Michel Suleiman, Lebanese president, finishes his term on Sunday with no one to replace him, as political wrangling leaves one of the country’s top posts vacant while it struggles to contain the effects of neighbouring Syria’s civil war.
Parliament failed for a fifth time on Friday to vote for a president after a boycott by some parliament members left it unable to reach the quorum needed for elections.
Suleiman delivered his farewell speech on Saturday, in which he said that dialogue is the only way to overcome the deep divisions that have beset the country.
He said: “We overcame difficult circumstances, hence my call for sustained dialogue, which is the only guarantor for solving dilemmas,” adding that “preserving our national unity is the priority.”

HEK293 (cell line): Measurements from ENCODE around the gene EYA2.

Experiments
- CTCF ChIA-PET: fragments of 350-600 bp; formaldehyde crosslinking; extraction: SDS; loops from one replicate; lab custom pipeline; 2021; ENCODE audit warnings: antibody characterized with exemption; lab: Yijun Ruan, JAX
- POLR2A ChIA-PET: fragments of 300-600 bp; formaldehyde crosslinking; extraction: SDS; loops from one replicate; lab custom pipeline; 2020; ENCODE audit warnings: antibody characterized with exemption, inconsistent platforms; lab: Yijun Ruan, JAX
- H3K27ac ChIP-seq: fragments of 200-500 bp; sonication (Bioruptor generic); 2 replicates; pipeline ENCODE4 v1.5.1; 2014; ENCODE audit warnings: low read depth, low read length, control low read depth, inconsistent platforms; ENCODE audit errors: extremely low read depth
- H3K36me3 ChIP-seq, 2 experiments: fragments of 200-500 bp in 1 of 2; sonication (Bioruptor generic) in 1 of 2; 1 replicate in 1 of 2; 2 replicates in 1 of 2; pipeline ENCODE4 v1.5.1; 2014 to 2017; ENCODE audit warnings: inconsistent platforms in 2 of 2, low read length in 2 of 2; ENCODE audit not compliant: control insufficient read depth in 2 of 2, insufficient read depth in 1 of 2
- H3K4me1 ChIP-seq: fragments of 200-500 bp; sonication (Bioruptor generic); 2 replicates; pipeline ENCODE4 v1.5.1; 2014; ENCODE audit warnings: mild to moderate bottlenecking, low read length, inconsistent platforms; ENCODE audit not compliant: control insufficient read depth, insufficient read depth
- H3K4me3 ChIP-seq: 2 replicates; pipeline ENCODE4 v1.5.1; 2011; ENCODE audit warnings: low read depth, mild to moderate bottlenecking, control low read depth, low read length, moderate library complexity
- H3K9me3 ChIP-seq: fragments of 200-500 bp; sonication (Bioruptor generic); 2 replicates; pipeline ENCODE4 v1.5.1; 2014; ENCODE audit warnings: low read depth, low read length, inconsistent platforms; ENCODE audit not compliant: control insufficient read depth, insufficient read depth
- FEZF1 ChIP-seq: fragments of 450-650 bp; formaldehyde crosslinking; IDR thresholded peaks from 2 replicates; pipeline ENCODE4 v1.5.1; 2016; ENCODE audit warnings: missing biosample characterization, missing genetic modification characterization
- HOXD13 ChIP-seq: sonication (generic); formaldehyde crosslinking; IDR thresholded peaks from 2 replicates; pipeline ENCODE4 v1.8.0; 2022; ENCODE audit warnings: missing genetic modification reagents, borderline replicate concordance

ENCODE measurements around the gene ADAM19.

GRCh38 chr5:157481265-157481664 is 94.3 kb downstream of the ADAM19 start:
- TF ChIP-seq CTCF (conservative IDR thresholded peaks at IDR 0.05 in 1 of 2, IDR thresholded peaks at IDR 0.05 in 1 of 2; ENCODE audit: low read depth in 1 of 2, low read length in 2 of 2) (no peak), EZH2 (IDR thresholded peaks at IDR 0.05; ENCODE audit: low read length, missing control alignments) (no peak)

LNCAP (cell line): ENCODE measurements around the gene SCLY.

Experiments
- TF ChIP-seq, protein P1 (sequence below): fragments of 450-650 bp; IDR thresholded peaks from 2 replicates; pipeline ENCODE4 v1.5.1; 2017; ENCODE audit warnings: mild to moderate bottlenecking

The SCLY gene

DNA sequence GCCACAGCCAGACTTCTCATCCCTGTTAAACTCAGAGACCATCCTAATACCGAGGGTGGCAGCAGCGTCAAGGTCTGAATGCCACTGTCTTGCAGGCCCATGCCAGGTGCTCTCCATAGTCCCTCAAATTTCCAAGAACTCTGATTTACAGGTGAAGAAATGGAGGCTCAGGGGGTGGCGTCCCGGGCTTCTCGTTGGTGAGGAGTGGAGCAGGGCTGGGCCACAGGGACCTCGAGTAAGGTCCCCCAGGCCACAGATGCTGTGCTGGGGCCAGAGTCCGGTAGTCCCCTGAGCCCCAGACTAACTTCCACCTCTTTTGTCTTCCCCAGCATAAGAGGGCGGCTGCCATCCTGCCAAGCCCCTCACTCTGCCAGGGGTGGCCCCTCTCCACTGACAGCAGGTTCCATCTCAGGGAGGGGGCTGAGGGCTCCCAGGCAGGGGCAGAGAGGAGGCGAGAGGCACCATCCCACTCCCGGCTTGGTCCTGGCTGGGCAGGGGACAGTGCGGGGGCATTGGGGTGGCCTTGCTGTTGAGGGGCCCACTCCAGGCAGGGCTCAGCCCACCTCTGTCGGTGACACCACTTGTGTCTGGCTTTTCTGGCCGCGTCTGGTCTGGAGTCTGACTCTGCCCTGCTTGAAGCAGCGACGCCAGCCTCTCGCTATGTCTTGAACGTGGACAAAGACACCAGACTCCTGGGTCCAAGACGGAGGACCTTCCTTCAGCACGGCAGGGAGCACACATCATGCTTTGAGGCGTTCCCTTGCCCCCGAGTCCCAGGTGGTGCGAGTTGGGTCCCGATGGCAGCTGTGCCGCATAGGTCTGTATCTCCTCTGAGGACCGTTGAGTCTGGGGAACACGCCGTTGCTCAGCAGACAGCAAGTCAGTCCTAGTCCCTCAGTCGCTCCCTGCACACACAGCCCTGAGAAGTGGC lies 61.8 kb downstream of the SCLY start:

Also speaking on Saturday, Future Movement leader and former prime minister Sa'ad Al-Hariri warned against a presidential vacuum, saying it would endanger the democratic system in the country.
“We should deal with a void in the president’s seat as a serious threat to the integrity of the democratic system. That makes the presidency a target for blackmail with a void and unknown future,” Hariri said in a statement.
The political paralysis highlights deep divisions between Lebanon’s two main blocs – the March 8 Alliance, led by the Shia militant group Hizbollah, and the March 14 Alliance led by the Sunni Muslim Future Movement.
The last presidential vacancy in 2008 contributed to growing instability that eventually sparked clashes across the country, but few political experts see Lebanon heading down the same path.
In recent months, a security crackdown across the tiny Mediterranean country stemmed a wave of clashes and car bombings in the country, and both blocs are keen to maintain stability.
Source : Agencies.